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New wild card in Congress's fight over payroll tax: an oil pipeline

House Republicans offer their plan for extending the payroll tax cut for US workers. A sweetener to get conservatives on board: the Keystone XL oil pipeline, which Obama wants to delay.

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Canadian Prime Minister Stephen Harper listens as US President Barack Obama speaks following a meeting at the White House in Washington on Dec. 7.

Paul Chiasson/The Canadian Press/AP

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President Obama last month moved the proposed Keystone XL oil pipeline to the bottom of his agenda. This week House Republicans took action to move it back to the top.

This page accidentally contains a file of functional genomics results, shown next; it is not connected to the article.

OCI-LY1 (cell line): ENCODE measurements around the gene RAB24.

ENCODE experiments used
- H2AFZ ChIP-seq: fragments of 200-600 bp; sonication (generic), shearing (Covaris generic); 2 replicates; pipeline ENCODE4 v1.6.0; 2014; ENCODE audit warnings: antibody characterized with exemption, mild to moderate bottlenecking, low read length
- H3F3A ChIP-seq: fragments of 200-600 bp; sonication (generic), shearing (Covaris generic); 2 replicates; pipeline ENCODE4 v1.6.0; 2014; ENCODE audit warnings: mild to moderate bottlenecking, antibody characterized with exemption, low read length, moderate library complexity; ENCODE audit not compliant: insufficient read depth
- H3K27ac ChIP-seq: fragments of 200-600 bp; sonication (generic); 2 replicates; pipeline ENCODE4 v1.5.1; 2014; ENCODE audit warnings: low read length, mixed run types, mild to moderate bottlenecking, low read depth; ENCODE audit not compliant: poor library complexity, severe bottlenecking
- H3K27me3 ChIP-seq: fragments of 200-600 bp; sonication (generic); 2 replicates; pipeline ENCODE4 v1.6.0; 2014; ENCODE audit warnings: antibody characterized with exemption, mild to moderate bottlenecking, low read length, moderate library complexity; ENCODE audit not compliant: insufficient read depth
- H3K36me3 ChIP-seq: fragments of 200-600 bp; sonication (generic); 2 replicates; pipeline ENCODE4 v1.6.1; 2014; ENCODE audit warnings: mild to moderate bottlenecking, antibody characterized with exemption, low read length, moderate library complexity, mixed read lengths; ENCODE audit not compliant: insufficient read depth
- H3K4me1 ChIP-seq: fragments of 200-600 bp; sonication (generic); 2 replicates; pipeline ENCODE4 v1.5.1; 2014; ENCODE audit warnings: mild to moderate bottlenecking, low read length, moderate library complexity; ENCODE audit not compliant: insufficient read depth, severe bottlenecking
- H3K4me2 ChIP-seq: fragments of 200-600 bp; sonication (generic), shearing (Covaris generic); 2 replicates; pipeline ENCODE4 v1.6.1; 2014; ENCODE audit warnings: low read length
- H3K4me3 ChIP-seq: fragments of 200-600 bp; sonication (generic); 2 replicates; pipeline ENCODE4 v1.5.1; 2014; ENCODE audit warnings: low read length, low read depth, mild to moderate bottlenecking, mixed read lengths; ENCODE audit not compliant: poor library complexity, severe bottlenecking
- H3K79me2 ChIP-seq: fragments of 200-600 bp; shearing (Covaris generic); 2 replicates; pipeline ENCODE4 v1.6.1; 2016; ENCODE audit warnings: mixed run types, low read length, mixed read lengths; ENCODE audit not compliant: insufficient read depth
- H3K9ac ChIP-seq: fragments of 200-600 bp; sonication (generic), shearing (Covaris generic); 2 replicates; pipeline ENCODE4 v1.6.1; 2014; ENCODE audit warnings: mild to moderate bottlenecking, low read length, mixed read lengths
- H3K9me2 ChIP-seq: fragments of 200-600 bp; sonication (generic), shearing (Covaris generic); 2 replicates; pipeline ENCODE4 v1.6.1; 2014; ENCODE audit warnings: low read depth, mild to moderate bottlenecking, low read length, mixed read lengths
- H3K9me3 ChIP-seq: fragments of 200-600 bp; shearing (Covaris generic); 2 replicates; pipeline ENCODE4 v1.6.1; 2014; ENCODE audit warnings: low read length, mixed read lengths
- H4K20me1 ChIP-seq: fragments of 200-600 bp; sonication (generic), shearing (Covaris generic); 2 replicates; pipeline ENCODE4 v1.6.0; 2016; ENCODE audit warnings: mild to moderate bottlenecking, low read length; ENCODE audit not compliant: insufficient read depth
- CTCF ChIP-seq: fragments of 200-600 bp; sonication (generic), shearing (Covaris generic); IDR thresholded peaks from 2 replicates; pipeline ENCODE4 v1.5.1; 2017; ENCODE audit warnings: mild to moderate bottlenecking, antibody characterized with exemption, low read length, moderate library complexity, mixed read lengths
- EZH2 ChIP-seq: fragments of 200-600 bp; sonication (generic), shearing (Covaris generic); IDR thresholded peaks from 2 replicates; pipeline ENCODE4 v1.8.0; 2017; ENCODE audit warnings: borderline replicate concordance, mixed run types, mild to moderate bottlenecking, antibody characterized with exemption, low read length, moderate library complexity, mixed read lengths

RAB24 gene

The pipeline project, which would connect the tar sands of Canada to oil refineries in Texas, has stirred controversy in some host states, mainly over environmental concerns. Mr. Obama was to decide this month whether to approve it, but the timetable was pushed back a year – after the 2012 election, some note – to study a possible new pipeline route.

Now Republicans on Capitol Hill are trying to make the pipeline a card to play in their negotiations with Mr. Obama and Democrats over tax policy.

For weeks, Congress has been gridlocked over what to do about expiring tax cuts. Lawmakers have proposed and counterproposed bills that will retain workers' payroll tax "holiday" for another year, as well as extend unemployment benefits. But the two parties remain far apart on how to do that without adding billions of dollars to the federal deficit.

Democrats appeared to be winning the public-relations war, though Republican leaders have insisted they do not want to let the tax holiday – worth about $1,000 to the average family – expire on Dec. 31. If Congress doesn’t act, the employee payroll tax jumps back to 6.2 percent, up from a 4.2 percent this year.

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